California Sues Uber and Lyft for Misclassifying Workers

The ride-hailing giants face lawsuits alleging drivers are intentionally misclassified as independent contractors.
May 5, 2020, 7:36pm
The state of California, along with city attorneys from Los Angeles, San Diego, and San Francisco, are suing Uber and Lyft for misclassifying hundreds of thousands of drivers as independent contractors under Assembly Bill 5.  Written by Assemblywoman Lore

The state of California, along with city attorneys from Los Angeles, San Diego, and San Francisco, are suing Uber and Lyft for misclassifying hundreds of thousands of drivers as independent contractors under Assembly Bill 5.

Written by Assemblywoman Lorena Gonzalez, AB5 codified a decision by the California Supreme Court that required a company to treat its workers as employees, not independent contractors, if it failed to: (A) prove the worker is free from the company's control and; (B) performed work outside of the company's core business and; (C) able to regularly do the same work independent of the company.


In a press conference today, California Attorney General Xavier Becerra said the lawsuit also “asserts that Uber and Lyft gain an unfair and unlawful competitive advantage by inappropriately classifying…Uber and Lyft drivers as independent contractors." Los Angeles City Attorney Mike Feur added that the ride-hailing giants "exercise complete control over their drivers,” in violation of the ABC test of worker classification.

This lawsuit affirms what has long been obvious: inside and outside of California, ride-hail drivers are not only tightly controlled by algorithmic overseers and regularly unable to work independent of the company, but employees of the “core business” for Uber and Lyft.

Reclassification entitles workers to a minimum wage and benefits, an existential threat to the so-called gig economy’s business model that has spent years offloading costs onto workers in a desperate bid to achieve profitability. Unlike traditional taxi-cab or ride-hail providers, the innovation of the Uber/Lyft business model is that drivers assume all the costs (fuel, insurance, maintenance, depreciation, leasing, etc) while Uber's revenue primarily comes from cutting driver wages or hiking passenger fares.

For that reason, Uber and a coalition of app-based platforms have been fighting to kill the bill for nearly a year. Before the law went into effect on January 1st, the coalition tried and failed to privately lobby California to abandon AB5. Now, a $110 million ballot initiative funded by Uber, Lyft, DoorDash, and other platforms is hoping to succeed where months of private lobbying couldn’t.


App-based platforms have also taken to the courts to try and fight AB5 with mixed results. In January, one federal judge granted an injunction to indefinitely block the state law from applying to over 70,000 independent truckers citing concerns it undermined Congress’ authority on interstate commerce. In February, however, a San Diego judge granted an injunction suggesting Instacart has inappropriately classified its workers and another federal judge rejected a request by Uber and Postmates to block AB5 from affecting their workforces.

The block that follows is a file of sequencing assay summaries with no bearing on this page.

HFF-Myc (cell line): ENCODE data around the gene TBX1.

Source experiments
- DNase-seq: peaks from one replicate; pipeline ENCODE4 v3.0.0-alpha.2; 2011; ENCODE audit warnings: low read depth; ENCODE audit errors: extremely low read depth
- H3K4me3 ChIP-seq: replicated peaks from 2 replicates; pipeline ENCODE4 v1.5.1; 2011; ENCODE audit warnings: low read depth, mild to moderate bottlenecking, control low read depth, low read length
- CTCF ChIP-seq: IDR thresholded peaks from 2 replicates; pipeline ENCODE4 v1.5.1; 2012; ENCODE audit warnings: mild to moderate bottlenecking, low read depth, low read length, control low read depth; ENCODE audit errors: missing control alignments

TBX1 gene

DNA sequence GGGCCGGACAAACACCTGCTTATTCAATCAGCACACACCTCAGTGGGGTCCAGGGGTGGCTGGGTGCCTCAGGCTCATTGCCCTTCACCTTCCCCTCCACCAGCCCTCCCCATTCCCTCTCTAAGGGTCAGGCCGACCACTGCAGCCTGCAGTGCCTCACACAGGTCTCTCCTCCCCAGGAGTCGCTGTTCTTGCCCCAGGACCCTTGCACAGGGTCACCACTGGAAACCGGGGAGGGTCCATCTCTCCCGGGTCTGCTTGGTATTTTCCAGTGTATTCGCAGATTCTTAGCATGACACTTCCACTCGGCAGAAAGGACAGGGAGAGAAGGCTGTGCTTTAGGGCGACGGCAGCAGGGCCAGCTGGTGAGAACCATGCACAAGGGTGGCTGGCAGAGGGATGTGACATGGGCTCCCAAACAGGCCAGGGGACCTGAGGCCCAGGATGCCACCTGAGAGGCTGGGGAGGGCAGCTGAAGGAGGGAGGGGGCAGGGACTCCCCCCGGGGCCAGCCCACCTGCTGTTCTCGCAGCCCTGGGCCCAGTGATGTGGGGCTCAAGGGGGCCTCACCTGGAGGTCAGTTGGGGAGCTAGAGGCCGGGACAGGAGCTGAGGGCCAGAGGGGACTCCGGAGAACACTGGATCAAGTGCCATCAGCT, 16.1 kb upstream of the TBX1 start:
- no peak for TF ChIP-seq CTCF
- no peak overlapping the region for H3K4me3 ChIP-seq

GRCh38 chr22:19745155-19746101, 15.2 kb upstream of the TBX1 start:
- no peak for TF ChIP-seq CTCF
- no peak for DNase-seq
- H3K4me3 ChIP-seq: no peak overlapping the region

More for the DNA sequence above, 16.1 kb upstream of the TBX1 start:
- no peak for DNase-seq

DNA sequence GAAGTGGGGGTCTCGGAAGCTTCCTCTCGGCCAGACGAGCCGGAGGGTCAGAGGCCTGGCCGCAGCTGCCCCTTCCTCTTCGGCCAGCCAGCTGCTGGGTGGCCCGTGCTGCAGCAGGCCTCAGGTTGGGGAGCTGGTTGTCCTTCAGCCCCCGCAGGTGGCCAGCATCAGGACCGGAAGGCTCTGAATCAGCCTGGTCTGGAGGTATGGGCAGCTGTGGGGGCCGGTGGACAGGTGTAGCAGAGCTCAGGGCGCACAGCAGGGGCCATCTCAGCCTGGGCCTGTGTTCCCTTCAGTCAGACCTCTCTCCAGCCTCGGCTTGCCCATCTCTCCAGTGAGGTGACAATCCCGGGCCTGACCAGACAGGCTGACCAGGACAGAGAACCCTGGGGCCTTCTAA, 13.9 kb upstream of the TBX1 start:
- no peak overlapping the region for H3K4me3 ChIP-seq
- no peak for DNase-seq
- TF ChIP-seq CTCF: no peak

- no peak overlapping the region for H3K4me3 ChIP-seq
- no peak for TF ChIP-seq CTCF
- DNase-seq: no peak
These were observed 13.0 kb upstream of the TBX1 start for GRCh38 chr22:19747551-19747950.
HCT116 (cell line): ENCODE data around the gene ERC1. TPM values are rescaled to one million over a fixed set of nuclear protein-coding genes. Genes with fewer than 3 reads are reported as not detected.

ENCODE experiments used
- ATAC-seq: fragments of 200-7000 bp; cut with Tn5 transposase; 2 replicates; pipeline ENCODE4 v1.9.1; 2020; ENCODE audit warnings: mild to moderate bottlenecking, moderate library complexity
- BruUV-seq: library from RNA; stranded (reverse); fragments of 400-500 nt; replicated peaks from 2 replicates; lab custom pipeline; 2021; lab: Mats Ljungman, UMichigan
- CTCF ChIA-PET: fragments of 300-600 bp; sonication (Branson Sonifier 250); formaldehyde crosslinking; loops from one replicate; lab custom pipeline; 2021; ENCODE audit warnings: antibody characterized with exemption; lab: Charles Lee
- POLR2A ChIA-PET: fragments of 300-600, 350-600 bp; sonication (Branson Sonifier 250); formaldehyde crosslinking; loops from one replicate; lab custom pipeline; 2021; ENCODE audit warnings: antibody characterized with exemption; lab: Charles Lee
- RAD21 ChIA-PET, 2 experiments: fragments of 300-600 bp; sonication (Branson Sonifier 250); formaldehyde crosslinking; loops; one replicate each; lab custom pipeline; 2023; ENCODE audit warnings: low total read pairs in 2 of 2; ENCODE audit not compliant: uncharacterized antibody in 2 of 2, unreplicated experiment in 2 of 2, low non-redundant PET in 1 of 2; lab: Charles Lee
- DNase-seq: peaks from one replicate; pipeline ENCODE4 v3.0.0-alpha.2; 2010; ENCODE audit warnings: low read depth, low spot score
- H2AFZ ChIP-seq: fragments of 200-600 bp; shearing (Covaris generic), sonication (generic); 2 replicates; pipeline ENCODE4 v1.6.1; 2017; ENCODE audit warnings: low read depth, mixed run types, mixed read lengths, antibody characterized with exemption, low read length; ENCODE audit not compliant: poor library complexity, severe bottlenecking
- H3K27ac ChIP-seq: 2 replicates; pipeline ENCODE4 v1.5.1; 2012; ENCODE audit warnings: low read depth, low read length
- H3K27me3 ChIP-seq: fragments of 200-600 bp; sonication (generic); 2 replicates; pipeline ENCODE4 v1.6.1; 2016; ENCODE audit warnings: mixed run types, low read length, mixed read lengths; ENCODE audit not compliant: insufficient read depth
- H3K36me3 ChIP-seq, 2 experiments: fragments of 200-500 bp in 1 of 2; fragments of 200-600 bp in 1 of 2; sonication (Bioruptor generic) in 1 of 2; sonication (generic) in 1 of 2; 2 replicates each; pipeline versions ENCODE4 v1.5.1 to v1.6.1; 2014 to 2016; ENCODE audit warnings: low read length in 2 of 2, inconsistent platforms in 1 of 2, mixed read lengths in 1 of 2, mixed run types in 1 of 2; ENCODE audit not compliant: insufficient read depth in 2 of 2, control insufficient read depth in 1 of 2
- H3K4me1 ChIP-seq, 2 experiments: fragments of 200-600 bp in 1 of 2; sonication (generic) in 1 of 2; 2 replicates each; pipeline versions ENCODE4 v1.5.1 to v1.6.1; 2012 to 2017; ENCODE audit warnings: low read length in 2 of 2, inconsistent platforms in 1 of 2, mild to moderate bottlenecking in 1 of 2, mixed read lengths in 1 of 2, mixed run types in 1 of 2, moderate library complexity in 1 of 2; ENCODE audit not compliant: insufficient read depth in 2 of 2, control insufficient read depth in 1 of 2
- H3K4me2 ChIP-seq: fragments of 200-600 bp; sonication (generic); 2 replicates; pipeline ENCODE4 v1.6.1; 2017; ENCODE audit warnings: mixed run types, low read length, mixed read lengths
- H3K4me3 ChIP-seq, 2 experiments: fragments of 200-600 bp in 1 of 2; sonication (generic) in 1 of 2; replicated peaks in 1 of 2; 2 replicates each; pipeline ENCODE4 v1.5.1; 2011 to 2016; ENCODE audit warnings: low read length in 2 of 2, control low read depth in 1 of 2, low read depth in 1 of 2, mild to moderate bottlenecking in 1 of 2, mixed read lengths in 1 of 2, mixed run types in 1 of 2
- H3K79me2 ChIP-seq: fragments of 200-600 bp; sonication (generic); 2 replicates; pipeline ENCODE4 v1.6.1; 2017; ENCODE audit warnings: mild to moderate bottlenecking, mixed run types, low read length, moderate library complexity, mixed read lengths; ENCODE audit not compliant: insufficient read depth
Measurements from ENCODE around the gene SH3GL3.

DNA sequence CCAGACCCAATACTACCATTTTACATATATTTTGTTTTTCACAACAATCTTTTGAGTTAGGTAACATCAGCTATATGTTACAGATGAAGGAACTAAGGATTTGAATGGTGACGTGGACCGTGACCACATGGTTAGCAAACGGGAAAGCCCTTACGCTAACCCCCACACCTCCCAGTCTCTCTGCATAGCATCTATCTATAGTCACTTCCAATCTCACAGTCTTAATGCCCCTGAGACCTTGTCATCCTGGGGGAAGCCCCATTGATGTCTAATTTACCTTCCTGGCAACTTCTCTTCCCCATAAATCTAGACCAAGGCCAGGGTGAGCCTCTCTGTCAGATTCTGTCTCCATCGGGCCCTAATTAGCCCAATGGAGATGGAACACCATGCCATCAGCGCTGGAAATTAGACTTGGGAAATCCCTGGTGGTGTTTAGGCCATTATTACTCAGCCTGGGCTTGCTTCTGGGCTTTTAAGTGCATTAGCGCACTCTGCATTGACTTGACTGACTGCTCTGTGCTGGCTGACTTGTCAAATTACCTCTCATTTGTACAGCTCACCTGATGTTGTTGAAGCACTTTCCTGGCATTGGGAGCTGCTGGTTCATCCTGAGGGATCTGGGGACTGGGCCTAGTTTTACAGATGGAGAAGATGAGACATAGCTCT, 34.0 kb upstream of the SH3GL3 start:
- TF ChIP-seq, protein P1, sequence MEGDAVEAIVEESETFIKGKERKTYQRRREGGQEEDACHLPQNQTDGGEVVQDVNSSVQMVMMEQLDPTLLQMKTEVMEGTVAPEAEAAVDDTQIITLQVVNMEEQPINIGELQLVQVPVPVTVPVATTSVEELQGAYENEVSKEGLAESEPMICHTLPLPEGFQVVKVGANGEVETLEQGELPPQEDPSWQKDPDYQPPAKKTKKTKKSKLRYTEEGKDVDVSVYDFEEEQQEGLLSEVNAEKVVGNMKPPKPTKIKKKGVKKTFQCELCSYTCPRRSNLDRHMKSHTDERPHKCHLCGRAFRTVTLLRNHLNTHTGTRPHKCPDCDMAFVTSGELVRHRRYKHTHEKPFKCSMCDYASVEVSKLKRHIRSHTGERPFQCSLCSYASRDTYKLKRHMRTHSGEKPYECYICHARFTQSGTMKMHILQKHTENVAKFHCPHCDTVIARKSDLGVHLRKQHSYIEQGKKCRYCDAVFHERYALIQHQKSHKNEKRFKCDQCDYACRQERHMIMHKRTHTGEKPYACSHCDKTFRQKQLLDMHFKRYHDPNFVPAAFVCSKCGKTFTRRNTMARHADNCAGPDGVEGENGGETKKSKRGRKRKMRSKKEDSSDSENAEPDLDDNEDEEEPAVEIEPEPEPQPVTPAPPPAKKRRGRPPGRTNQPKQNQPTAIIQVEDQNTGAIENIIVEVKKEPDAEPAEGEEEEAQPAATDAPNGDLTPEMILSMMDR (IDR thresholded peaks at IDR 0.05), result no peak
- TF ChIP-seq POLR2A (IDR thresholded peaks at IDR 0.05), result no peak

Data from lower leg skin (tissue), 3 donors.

During the pandemic, app-based platforms, especially Uber, have come under fire for perpetually changing sick paid leave policies that inadequately cover perpetually falling sub-minimum wages. Ride-hailing demand has cratered—spending may have dropped as much as 83 percent—and driver income has evaporated even as Uber boasts of a multi-billion dollar cash position. And while some drivers have tried to claim unemployment benefits, Uber and Lyft have blocked them, in part seeking to block a dangerous precedent from emerging where the companies are then asked to contribute to state unemployment funds (as this lawsuit is seeking) or fork over unpaid wages (as this lawsuit is also seeking).

In New Jersey, Uber was handed a $650 million tax bill that it dodged by misclassifying its drivers as independent contractors. In California, more than 2,000 drivers filed wage claims against Uber and Lyft that amounted to over $630 million in lost wages, expenses, and damages. Allowing such developments to take hold nationwide may cost the companies billions of dollars—untenable given that neither company has ever made and likely never will earn a profit.

Uber has tried to preempt these developments by directly appealing to the federal government for a bailout that would push the federal government to provide unemployment benefits and employee benefits to its misclassified independent contractors. It seems to be working: the coronavirus relief bill allows Uber and Lyft drivers to claim federal unemployment insurance and saves the companies from expensive contributions to state funds. A coalition of labor groups and legal scholars warned in multiple letters to Congress that such a move could incentivize states to let misclassification slide in exchange for the federal government picking up the bill, making the exploitation of these platforms effectively permanent across the country.

"Californians who drive for Uber and Lyft lack basic worker protections — from paid sick leave to the right to overtime pay. Uber and Lyft claim their drivers aren't engaged in the companies’ core mission and cannot qualify for benefits," said Becerra in a statement. “These companies will take the workers’ labor, but they won’t accept the worker protections. California has ground rules with rights and protections for workers and their employers. We intend to make sure that Uber and Lyft play by the rules.”